HERSHEY — Avante McKenzie knows how it feels to watch others celebrate.
His freshman year, Aliquippa lost badly here in Hershey and it stuck with his senior class ever since. The next two years they watched from a distance as a conference rival celebrated at Hersheypark Stadium instead of them.
And then came last week.
McKenzie was away from the team for disciplinary reasons and forced to watch from the stands as his teammates celebrated a state semifinal win without their leading rusher.
“It was kind of tough,” said McKenzie, but the teammate nicknamed “Chief” led the championship celebration Saturday afternoon, and the only tears shed were tears of joy.
McKenzie rushed for 198 yards and four touchdowns, and Aliquippa played shutout defense to defeat Middletown, 35-0, in the PIAA Class 3A final, earning the Quips their first state title since Darrelle Revis was a senior in 2003.
“It’s very emotional,” McKenzie said. “I posted on Snapchat it’s going to be an emotional game. I had to. I knew it was going to be emotional.”
The PIAA title was the third overall for Aliquippa (14-1), which also won in 1991. The Quips, making their first trip to the finals under first-year coach Mike Warfield, were state runners-up in 2012 and 2015.
“We’ve wanted this since we were four years old,” said senior MJ Devonshire, who made seven catches for 73 yards. “This is what we talked about when we started playing football. We wanted to be state champions four years in a row, and each year we came up short. We knew this year we couldn’t come up short.”
District 3 champion Middletown (14-2) suffered its third consecutive loss in the state championship despite 146 rushing yards on 22 carries by junior Jose Lopez. The Blue Raiders lost 41-24 to Quaker Valley last season, and 30-13 to Beaver Falls in 2016. Both Beaver Falls and Quaker Valley upset Aliquippa in the WPIAL finals those years.
“This is a big win for us,” McKenzie said. “This is a big goal we’ve been chasing all our lives.”
McKenzie hadn’t played since the WPIAL championship Nov. 17. Warfield declined to discuss McKenzie’s discipline, except to call it a coach/school decision. But McKenzie’s teammates knew the time away from the team was difficult.
“Last week he called me and said, ‘Bring my cleats home,’” Devonshire said. “He couldn’t come to practice, so he was doing drills in his backyard with a trash can and lids. I knew how much he wanted it when he came out here.”
McKenzie wasn’t in the starting lineup Saturday but scored the Quips’ first four touchdowns on 22 carries. His 5-yarder in the first quarter gave Aliquippa a 7-0 halftime lead, and he broke the game open with second-half touchdowns on runs of 35, 1 and 80 yards.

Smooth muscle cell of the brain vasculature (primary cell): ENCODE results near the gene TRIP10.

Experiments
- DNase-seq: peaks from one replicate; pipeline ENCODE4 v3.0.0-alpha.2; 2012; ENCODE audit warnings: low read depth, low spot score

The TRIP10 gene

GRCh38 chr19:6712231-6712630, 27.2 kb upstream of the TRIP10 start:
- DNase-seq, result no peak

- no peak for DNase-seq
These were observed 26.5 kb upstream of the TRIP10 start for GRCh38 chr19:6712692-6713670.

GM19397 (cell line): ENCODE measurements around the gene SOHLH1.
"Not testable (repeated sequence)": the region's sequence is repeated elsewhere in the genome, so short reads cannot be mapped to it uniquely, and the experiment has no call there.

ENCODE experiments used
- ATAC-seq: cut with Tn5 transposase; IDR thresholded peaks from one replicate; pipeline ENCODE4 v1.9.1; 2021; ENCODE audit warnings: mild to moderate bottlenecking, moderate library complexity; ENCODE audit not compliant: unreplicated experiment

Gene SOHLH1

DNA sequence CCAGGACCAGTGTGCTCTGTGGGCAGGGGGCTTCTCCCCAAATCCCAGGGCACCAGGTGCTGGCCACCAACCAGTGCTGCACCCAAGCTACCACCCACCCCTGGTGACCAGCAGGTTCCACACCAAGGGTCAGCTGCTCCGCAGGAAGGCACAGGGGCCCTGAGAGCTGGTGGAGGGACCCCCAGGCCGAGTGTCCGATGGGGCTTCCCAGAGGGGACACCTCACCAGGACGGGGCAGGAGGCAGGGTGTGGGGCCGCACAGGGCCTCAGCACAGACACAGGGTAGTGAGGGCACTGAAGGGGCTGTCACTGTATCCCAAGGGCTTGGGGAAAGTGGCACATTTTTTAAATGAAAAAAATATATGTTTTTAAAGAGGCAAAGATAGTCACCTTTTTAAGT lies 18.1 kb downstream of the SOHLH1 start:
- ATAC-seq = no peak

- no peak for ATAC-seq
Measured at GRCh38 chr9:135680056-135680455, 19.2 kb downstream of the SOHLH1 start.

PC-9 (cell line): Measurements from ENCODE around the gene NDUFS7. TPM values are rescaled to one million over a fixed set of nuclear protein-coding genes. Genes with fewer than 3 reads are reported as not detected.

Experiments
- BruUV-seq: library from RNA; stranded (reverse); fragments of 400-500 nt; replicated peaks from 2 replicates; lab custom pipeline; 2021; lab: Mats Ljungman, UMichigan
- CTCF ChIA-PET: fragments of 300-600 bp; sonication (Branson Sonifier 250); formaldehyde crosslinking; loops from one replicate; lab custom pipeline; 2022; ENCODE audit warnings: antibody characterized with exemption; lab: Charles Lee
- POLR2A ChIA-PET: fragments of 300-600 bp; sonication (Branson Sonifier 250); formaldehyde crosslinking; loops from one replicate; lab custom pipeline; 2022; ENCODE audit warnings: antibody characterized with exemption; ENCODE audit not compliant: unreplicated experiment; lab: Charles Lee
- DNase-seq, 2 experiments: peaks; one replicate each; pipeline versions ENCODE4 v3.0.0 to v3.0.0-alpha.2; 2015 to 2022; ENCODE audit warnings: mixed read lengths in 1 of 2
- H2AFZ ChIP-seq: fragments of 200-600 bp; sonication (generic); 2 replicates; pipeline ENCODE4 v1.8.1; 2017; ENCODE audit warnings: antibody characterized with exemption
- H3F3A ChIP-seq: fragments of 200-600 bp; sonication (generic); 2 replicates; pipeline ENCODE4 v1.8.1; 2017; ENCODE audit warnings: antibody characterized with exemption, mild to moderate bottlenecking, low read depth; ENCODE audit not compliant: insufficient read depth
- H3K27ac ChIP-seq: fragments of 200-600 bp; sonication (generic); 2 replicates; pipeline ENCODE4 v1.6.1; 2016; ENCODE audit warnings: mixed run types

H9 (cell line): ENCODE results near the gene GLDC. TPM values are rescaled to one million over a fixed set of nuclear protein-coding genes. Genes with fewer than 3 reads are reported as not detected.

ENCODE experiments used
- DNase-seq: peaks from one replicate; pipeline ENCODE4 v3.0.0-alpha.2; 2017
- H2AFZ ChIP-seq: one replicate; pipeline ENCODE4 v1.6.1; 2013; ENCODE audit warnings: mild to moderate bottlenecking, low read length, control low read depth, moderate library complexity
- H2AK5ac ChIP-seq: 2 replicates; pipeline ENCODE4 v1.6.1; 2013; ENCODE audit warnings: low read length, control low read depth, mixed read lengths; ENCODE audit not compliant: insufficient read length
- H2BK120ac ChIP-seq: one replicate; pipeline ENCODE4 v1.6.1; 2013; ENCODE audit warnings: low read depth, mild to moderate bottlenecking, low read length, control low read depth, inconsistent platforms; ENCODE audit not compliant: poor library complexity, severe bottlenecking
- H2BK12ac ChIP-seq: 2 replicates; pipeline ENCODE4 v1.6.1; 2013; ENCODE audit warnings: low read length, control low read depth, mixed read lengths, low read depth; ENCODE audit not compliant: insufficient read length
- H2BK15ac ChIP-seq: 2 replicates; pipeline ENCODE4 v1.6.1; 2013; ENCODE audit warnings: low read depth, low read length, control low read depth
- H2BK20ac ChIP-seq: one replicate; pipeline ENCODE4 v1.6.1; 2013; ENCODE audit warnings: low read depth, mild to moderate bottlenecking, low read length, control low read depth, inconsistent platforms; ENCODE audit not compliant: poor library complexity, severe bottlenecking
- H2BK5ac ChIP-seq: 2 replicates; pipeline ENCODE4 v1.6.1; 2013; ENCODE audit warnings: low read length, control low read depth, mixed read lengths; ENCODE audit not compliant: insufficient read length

“I knew he’d be hungry and wanting to play,” Warfield said. “Just watching him in practice the last couple of days, I knew he was ready to go.”
The two halves were much different for Aliquippa’s offense, slowed by three first-half turnovers. The Quips had 63 rushing yards in the first half and 177 in the second.
Aliquippa’s lead reached 35-0 on an 8-yard touchdown catch by Gevod Tyson with 7:43 left in the fourth, enacting the mercy rule for the final minutes.
“We were doing things that they’d seen before,” Warfield said, “so we switched it up a little bit (after halftime).”
Quips quarterback Eli Kosanovich completed 17 of 30 attempts for 170 yards, a touchdown and two interceptions.
What didn’t change was Aliquippa’s defense. The Quips held Middletown to four punts, a missed field goal and a failed fourth-down conversion in the first half.
The best defensive stand came midway through the second when Middletown took possession at Aliquippa’s 16-yard line. On fourth-and-four at the 10, Tyson’s coverage in the end zone forced Middletown’s Scott Ash to throw incomplete. Tyson led Aliquippa with eight tackles. Isaiah Towler and Zuriah Fisher each made seven.
Aliquippa scored just twice and surrendered seven touchdowns in 2015 in a 49-14 loss to Southern Columbia. This time, the Quips celebrated their all-around effort.
“We told ourselves,” McKenzie said, “that when we come back here, we’re going to get it for us.”
Chris Harlan is a Tribune-Review staff writer. You can contact Chris at email@example.com or via Twitter @CHarlan_Trib.